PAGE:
Require an advice for using Canon AE-1 camera.greenspun.com : LUSENET : Canon FD : One Thread
Hi, I am very fresh in photography world. I have purchased Canon AE-1 camera with Canon FD 70x210mm/f4 zoom lens and Makinon FD 28x135mm/f zoom lens. I need help in knowing following things: 1) I will like to know how I shall take care of my camera in order to keep it in good condition for longer time. What are the good maintenance and cleaning procedures needed to be followed? 2) My both lenses are having a Macro setting on it. I do not know how to use this settings properly. I reviewed numbers of articles on internet, specifically article on Macro photography in photo.net. According to this article it says that "Macro zoom lenses are not macro lenses". I will really like to know true function of my lenses . I have tried to get instruction manuals for these two lens, yet not successful in getting that.
Can I get good help me in understanding above points?
Thanks in advance.
-- Minal Samel (email@example.com), January 13, 2000
To take care of your camera, do not leave it in places with temperature extremes, either hot or cold. Inside a trunk or closed car in the sun can be VERY hot. Do not get it wet, a light sprinkle or dampness will not kill it, but no heavy rains. Keep it clean. A wipe with a damp cloth and use of a blower brush is enough. No cleaning solvents.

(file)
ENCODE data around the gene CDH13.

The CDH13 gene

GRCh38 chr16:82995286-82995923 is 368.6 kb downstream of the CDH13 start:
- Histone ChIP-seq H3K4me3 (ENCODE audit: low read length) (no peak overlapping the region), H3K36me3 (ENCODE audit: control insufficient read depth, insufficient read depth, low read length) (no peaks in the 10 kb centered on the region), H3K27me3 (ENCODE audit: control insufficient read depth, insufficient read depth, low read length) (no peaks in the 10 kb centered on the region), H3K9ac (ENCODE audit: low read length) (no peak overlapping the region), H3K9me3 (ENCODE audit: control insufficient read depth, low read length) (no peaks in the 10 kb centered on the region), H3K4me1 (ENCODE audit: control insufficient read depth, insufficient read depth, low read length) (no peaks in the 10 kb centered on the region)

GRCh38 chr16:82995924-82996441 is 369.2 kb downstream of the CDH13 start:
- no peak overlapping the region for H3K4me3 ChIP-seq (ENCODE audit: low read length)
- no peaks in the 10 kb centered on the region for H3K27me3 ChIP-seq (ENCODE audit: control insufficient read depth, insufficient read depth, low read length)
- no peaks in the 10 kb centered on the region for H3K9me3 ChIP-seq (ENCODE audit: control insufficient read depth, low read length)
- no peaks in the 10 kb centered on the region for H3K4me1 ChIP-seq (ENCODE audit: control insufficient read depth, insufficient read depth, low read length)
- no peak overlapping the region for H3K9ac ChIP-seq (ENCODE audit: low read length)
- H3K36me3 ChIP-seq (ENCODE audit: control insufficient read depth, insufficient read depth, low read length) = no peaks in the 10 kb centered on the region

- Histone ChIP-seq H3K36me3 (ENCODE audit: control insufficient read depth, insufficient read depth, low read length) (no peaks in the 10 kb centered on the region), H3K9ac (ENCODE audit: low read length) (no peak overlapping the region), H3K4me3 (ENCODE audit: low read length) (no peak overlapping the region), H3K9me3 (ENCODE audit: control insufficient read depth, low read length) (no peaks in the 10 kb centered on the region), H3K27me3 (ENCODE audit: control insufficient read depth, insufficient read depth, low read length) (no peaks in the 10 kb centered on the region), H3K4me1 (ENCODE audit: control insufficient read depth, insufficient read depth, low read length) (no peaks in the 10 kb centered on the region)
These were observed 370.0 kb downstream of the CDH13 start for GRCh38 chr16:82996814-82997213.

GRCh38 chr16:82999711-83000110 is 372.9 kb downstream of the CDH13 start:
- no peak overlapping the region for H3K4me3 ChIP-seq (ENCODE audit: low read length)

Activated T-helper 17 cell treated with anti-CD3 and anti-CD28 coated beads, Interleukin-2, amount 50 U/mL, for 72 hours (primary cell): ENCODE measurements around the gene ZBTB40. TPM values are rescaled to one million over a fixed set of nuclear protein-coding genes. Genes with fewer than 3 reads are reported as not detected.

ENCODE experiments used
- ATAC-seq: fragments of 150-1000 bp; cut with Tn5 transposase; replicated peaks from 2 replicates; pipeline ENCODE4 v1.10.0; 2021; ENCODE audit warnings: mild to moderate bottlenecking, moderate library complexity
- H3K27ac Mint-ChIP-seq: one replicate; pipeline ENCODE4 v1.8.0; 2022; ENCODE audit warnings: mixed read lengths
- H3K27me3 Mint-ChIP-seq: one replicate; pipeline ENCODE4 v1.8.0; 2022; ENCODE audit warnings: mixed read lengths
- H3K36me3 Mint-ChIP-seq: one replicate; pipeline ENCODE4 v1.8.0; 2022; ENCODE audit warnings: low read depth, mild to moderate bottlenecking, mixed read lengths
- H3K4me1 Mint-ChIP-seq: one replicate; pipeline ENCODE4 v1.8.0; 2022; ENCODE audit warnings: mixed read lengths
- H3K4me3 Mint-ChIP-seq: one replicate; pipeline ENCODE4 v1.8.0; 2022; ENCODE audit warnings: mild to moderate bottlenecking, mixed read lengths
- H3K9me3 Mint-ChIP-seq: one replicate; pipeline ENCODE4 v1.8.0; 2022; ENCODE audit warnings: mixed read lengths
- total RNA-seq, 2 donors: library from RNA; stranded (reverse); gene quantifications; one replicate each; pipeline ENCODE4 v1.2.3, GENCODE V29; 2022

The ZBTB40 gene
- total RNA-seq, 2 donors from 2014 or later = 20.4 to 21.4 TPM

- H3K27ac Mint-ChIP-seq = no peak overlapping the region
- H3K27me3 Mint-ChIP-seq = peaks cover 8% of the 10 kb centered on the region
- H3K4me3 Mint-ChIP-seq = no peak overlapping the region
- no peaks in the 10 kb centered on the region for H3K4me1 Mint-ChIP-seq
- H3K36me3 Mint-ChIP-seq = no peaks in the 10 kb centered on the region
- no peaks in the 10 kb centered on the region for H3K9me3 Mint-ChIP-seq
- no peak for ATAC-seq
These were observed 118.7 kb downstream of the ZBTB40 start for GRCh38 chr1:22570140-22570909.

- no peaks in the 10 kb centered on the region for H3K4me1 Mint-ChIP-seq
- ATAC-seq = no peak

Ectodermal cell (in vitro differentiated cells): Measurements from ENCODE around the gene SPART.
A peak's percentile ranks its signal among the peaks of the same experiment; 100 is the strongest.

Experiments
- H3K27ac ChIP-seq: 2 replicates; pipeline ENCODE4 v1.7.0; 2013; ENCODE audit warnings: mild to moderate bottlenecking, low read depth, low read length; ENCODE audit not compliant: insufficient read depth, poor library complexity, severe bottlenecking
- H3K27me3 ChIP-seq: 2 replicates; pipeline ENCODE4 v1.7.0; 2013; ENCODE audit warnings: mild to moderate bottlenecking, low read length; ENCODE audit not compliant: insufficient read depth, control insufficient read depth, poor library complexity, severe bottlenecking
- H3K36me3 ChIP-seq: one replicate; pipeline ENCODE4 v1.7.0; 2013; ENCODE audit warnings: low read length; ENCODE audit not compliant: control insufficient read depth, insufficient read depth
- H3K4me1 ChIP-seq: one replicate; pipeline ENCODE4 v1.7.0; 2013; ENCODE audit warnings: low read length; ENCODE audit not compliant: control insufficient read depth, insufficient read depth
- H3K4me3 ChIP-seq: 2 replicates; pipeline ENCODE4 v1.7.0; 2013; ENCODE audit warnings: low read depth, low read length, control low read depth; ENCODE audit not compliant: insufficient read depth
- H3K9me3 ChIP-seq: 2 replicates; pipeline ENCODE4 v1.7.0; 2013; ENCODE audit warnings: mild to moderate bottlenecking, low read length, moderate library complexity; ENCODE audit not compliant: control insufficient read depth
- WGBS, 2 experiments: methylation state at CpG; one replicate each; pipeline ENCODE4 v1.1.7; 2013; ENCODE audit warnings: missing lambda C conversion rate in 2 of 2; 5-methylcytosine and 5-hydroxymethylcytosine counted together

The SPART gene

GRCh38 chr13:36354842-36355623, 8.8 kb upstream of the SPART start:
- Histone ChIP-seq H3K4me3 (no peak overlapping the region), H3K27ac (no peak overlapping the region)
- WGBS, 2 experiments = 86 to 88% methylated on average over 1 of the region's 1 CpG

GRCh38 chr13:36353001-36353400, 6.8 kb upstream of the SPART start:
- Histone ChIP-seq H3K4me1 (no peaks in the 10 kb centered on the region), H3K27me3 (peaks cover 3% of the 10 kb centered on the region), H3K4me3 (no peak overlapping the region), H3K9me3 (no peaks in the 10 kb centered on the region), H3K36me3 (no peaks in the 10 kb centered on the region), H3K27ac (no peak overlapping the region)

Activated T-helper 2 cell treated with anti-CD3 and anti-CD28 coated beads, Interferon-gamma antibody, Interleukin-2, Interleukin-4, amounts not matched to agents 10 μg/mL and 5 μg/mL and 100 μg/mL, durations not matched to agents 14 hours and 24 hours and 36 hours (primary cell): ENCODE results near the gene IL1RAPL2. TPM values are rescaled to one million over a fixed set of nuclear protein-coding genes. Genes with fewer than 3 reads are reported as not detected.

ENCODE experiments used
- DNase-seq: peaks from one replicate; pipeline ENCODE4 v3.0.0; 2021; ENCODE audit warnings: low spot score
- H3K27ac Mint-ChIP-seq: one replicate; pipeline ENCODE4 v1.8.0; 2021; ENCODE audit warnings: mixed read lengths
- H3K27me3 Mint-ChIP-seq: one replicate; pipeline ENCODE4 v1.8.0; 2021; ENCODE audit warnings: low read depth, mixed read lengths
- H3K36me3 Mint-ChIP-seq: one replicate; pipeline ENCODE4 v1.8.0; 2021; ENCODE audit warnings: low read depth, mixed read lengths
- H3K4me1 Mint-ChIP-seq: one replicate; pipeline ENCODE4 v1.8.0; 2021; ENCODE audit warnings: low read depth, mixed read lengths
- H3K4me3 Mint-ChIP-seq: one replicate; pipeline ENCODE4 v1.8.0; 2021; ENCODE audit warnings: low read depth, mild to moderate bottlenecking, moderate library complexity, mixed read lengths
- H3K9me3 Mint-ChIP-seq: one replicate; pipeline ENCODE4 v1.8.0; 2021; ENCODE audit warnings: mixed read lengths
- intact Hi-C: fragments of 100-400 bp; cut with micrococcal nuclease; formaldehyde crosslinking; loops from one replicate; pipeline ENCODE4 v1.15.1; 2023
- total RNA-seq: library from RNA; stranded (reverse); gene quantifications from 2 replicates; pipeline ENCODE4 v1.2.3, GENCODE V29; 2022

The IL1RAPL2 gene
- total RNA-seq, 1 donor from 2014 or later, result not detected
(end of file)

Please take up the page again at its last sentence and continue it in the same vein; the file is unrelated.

WRT macro lenses, true macro is a reporduction ratio of 1 to 1 or greater. That is, the image on the film is the same size or larger than the actual object. Not the picture, but the film image.
Macro zooms, do not do that. What they do, is to allow you to focus closer than a non-macro zoom. So you can get closer and get a larger image on the film. Not 1 to 1, but maybe 1 to 4 (image is 1/4 the size of the object). For many people this is fine.
Also true macro lenses tend to be better corrected for flat field images. This is because they are used to copy printed material as well as slides and negatives, all of which are flat.
-- Terry Carraway (TCarraway@compuserve.com), January 13, 2000.
get rid of the mackinon zoom and get yourself a nice Canon FD 50mm lens.
-- GB (firstname.lastname@example.org), March 21, 2002.